Illinois is the prairie state. The twenty-first of fifty in the North-west territory, Wisconsin to the north and Kentucky to the south. Across Lake Michigan lies the birthplace of Sufjan Stevens, a man treading a thin line between bravery and mental illness. His 50 States project aims to document every American state before either he loses his mind or we lose our interest. 'Illinois' (the second in the series) makes it abundantly clear that neither of these things are particularly likely. I'm not going to be coy about this - I am about to gush unashamedly about this record. Gush in a justified manner. It's breathtakingly beautiful, adventurous and deserves no less.
'Illinois' is composed of 22 tracks rich with history, heartbreak, geography, culture, romance, murder, intrigue and politics. While 'Greetings From Michigan, The Great Lake State' (Michigan being Stevens' home state) was an immensely personal and reflective collection of songs, 'Illinois' is told through different eyes. Where Stevens was a ambassador for Michigan, to Illinois he is a reverent actor re-telling history and embellishing it with drama and emotion, for example, a short coda honours the wife of Abraham Lincoln ('A Short Reprise For Mary Todd, Who Went Insane, But For Very Good Reasons'). The surging waves of plaintive piano and flute that open 'Concerning the UFO Sighting Near Highland, IL' lead onto what feels like a true opening - the thunderous 'The Black Hawk War...', laden with bombastic percussion, brass and vast choral arrangements. Then with almost no breathing space comes the two-part 'Come On, Feel The Illinoise!', the first section ('The World's Columbian Exposition') is a bouncing piano-led bustle that evokes history and pioneer social development ('Chicago/The new age/But would what Frank Lloyd Wright say?'), the second a series of strutting horn stabs and shuffling drums.
Musically, the arrangements are staggering - while there are similar sounds here to those found on 'Greetings From Michigan...', there are over 30 instruments and musicians at work here and never do they feel cluttered or unnecessary. Dubbed the 'Illinoisemakers' (formerly the 'Michigan Militia'), the core performers bring together heavenly vocals (heard best on a vocal round that ends 'Decatur, or Round Of Applause For Your Step Mother!'), regal horns, lavish strings and some superbly artful drumming provided by Ester Drang's James McAlister. For reference points, the aforementioned 'Decatur...' blends Iron & Wine's wistful folk with playful lyrics; 'The Man Of Metropolis Steals Our Hearts' recalls the more dissonant side of recent Wilco and, rather oddly, I can't escape the fact that the organ-led interlude 'Prarie Fire That Wanders About' could almost be avant-garde Scooby Doo incidental music. No, really. There are about six of these minor asides amongst the 22 tracks, but instead of appearing gimmicky, they mostly add personality of the record as a whole. 'Let's Hear That String Part Again, Because I Don't Think They Heard It All The Way Out In Bushnell' steals the strings from the sly groove of 'They Are Night Zombies!! They Are Neighbors!! They Have Come Back From The Dead! Ahhhhh!' (itself, an absolute high point) while 'Riffs And Variations on a Single Note for Jelly Roll, Earl Hines, Louis Armstrong, Baby Dodds, and the King of Swing, to Name a Few' pays a brief horn-lade tribute to Illinois' jazz luminaries. In this respect, 'Illinois' less like an album, but a seemless orchestrated movement. This idea only wavers as the album nears its finale, an instrumental piece that recalls the Philip Glass inspired moments of 'Michigan'. The dirge-like 'The Seer's Tower' almost threatens to kill the pace and whilst the joyous _'The Tallest Man, The Broadest Shoulders..' sports this year's finest use of handclaps, it just manages to outstay it's welcome.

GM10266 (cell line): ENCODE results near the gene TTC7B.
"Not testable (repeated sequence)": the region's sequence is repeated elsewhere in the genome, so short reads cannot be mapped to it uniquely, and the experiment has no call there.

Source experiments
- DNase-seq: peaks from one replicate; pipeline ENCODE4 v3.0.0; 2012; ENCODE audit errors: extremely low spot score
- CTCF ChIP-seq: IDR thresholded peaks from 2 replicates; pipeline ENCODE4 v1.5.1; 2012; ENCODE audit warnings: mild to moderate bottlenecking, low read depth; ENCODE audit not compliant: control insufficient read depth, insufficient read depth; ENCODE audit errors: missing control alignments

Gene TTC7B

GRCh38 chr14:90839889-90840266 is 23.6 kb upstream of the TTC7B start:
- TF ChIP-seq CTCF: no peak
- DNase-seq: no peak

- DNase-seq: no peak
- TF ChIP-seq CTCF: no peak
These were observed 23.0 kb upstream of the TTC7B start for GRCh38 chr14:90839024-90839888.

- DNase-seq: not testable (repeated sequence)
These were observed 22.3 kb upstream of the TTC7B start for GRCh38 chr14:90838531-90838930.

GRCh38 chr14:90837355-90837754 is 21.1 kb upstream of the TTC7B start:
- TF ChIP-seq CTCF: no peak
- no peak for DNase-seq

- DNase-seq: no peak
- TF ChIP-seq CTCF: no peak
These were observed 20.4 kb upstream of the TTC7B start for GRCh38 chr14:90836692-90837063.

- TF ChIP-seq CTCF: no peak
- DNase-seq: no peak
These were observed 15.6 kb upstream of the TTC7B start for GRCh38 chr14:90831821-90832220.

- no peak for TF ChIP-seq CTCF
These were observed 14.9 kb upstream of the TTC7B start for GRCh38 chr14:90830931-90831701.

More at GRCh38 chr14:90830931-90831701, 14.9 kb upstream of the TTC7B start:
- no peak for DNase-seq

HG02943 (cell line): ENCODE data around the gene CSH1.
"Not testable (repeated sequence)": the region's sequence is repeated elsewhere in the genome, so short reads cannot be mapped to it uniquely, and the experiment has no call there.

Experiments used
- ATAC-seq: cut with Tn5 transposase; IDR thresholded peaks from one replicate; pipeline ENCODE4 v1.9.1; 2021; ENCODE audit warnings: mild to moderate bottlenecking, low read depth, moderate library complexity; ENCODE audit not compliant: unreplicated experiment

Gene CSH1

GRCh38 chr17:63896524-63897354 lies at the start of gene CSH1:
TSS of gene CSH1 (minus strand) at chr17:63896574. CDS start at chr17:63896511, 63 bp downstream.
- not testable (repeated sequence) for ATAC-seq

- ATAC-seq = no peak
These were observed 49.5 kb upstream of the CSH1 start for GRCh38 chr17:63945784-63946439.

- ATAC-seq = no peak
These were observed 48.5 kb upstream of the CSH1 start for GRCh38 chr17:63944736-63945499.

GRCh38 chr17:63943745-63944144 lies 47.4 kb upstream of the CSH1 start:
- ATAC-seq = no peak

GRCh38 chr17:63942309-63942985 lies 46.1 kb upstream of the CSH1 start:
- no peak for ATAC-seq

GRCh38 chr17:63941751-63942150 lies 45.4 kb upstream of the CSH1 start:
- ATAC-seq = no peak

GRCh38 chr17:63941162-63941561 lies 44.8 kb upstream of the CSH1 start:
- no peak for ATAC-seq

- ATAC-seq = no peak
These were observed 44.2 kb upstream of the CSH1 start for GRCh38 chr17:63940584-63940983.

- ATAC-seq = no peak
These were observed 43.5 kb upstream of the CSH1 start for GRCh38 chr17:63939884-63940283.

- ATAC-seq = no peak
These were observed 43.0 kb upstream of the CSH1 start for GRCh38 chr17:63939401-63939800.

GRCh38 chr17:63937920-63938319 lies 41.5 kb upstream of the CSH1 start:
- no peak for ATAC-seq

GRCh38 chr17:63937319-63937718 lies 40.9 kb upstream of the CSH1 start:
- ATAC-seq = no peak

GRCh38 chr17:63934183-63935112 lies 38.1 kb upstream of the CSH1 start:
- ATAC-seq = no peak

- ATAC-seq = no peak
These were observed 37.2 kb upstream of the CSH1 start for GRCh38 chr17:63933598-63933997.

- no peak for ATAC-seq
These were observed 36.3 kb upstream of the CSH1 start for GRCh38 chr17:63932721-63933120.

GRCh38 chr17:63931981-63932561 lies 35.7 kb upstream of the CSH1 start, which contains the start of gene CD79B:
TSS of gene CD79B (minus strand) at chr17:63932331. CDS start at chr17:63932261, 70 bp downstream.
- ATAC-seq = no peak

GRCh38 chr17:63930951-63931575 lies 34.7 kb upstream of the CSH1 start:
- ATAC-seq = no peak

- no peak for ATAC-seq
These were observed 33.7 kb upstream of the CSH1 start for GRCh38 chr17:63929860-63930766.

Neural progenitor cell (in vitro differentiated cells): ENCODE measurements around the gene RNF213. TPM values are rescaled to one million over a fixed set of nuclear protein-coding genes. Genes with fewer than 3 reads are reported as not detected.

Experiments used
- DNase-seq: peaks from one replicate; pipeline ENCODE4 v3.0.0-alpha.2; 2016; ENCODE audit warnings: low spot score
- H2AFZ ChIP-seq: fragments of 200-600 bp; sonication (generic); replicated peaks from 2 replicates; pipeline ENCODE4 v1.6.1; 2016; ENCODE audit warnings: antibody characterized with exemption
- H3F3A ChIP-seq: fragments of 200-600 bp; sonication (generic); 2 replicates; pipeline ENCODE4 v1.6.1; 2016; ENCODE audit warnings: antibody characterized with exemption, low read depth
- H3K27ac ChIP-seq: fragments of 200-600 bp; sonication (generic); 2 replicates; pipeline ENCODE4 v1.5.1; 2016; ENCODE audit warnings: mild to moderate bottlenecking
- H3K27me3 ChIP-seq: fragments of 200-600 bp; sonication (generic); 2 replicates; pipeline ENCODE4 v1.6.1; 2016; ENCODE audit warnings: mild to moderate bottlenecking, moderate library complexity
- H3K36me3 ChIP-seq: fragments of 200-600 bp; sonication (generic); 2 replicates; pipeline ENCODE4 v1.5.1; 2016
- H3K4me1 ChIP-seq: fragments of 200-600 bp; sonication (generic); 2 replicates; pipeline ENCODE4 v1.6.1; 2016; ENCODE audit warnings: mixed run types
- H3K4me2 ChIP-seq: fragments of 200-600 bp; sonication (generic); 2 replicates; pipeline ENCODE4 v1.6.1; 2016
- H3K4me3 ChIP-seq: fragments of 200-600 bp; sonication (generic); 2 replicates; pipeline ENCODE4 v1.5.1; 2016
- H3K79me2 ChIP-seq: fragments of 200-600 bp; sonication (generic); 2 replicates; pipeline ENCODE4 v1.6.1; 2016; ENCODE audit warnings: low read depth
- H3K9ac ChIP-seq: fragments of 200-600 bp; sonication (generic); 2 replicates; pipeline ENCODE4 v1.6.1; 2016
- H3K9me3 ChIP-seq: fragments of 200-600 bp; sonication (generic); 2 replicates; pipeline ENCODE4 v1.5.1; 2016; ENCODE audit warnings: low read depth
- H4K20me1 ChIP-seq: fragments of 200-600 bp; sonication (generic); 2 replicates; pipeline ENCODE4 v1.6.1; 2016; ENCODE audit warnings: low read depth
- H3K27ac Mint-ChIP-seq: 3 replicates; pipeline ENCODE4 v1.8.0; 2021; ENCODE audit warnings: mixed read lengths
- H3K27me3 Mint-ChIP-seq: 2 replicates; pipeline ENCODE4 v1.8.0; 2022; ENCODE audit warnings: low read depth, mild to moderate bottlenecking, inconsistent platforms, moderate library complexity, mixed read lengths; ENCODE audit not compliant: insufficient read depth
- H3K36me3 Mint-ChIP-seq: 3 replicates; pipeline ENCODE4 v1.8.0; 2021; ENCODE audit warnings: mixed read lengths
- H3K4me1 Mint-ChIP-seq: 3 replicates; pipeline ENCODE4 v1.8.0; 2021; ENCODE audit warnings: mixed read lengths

Beyond all the miniature deviations though, there are stunning songs at the core of this record. 'Jacksonville' blends piano, banjo, stately horns and strings into tumbledown folk with the Illinoisemakers gleefully singing 'Andrew Jackson/All I'm asking/Show us the wheel and give us the wine!'. The breakdown of 'They Are Night Zombies..' houses possibly Sufjan's most beautiful vocal work, but perhaps the most affecting is 'John Wayne Gacy Jr'. Comparatively bare and lyrically haunting, it documents the life of its namesake, the revered 'Clown killer'. If you aren't chilled by the stark emotion evident in Stevens' breaking falsetto ('Twenty-seven people/Even more, they were boys/With their cars/Summer jobs/Oh my God, are you one of them?'), then consider yourself devoid of a soul.
Though the unitiated could dismiss this as gimmicky, rose-tinted romanticism or tired Americana, repeated listens reveal what makes _'Illinois' so special. There's a conviction and a reverence that fluidly runs through these songs - there are so many minute nuances to pick through and convince you that this is not a project taken on lightly. This is a faithful and staggering tribute to a state executed with passion and originality, and it's one of the finest records you'll hear this year.
9Jesus Chigley's Score